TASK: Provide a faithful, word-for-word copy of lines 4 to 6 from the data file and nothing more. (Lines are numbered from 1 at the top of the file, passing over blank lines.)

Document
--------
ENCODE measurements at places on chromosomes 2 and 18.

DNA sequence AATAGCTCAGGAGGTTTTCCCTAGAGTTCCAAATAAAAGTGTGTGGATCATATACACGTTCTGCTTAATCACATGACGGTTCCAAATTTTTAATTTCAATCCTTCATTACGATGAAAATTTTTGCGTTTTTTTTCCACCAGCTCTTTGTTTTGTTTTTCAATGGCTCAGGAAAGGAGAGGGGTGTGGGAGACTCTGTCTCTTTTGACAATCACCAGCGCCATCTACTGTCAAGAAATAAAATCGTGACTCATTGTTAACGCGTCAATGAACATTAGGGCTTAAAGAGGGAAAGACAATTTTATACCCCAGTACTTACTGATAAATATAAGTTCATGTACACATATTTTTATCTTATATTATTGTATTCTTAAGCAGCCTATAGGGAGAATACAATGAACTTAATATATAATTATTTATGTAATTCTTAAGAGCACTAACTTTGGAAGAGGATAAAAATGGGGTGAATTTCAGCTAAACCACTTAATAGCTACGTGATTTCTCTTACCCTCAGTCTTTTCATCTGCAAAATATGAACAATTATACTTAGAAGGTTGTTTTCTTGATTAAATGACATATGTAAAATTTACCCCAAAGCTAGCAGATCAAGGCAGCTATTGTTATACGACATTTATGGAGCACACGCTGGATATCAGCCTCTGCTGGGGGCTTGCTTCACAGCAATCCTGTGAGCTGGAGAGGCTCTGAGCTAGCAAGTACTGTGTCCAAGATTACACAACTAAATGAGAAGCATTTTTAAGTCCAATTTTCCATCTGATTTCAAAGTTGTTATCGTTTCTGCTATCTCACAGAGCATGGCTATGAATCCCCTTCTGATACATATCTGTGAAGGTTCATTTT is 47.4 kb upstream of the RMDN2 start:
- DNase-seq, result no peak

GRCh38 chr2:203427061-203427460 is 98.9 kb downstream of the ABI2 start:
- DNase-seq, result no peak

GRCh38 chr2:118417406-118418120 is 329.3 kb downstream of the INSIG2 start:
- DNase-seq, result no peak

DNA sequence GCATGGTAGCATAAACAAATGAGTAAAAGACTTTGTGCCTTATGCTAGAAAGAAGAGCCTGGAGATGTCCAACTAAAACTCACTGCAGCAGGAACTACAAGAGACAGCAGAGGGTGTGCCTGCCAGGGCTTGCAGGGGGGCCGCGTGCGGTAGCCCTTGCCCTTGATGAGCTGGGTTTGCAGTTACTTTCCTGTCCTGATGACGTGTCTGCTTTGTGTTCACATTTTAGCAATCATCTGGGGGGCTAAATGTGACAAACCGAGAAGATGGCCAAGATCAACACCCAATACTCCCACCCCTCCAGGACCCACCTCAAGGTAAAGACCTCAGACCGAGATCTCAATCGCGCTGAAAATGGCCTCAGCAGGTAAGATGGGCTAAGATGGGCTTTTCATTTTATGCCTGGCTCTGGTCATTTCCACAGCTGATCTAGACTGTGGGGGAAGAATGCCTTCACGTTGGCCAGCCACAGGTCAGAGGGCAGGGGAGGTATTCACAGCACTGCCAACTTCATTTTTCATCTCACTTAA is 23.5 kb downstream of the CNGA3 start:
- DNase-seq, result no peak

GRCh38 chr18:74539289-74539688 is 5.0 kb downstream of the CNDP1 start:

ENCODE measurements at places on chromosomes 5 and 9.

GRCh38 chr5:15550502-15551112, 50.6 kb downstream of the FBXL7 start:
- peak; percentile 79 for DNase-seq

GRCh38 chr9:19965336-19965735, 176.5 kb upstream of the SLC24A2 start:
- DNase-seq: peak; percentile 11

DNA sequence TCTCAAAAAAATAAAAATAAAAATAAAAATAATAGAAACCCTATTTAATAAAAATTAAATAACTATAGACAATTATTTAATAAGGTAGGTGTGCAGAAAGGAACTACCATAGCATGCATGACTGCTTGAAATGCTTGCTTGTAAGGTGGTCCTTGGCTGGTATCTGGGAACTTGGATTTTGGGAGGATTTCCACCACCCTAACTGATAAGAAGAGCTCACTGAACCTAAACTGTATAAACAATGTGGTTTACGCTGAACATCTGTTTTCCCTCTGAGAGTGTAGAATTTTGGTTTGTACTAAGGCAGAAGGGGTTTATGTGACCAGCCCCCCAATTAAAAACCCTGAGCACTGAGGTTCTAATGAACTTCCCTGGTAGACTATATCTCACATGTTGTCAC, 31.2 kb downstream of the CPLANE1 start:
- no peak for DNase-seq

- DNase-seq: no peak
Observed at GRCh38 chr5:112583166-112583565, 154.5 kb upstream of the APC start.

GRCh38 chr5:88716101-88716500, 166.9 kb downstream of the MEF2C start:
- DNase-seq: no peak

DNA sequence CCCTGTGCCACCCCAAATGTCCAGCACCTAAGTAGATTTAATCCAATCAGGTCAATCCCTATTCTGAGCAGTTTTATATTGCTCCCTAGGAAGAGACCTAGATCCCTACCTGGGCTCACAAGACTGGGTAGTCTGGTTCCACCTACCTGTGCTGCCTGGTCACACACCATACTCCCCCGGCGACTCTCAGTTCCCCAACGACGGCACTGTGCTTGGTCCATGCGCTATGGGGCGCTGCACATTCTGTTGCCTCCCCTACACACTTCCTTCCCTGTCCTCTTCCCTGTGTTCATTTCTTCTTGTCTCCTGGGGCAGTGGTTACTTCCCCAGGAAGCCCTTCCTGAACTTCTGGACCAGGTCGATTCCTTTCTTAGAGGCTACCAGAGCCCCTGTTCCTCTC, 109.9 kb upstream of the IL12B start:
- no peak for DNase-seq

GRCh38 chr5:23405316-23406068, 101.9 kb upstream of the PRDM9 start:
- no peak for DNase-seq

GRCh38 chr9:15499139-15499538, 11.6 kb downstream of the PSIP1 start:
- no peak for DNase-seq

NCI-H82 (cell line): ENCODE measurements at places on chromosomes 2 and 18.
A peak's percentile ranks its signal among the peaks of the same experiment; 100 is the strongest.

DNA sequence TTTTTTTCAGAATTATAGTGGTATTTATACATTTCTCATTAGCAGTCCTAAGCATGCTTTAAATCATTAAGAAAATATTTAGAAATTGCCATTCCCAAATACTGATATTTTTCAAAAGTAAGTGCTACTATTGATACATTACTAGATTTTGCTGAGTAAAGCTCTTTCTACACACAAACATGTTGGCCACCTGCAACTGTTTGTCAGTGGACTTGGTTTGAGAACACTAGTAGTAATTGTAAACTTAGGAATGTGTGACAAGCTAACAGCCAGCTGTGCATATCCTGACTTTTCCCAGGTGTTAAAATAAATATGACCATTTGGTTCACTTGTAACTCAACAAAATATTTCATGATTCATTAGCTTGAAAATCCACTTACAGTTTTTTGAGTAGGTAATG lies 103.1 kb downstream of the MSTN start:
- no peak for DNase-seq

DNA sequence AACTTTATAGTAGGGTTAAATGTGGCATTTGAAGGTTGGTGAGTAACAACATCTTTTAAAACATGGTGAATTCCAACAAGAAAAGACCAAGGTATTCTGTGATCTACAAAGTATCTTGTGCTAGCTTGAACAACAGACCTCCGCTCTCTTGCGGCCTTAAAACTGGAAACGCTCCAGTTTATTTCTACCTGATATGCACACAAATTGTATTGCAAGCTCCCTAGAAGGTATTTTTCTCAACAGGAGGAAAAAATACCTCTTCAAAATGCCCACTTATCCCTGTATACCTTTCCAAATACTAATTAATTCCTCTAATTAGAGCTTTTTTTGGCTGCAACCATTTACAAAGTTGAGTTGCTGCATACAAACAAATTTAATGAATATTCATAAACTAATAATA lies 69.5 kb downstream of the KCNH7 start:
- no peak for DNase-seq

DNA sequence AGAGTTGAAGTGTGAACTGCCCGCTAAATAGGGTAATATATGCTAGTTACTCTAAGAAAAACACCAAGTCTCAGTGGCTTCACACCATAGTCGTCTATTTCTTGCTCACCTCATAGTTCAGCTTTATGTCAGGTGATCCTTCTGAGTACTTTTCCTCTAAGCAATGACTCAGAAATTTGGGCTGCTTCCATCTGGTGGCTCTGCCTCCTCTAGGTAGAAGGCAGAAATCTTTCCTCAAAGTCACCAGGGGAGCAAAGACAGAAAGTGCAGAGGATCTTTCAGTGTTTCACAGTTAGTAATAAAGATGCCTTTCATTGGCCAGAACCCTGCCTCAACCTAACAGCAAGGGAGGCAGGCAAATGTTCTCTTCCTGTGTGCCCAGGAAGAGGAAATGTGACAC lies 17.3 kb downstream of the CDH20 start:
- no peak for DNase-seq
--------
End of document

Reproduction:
GRCh38 chr2:203427061-203427460 is 98.9 kb downstream of the ABI2 start:
- DNase-seq, result no peak

GRCh38 chr2:118417406-118418120 is 329.3 kb downstream of the INSIG2 start: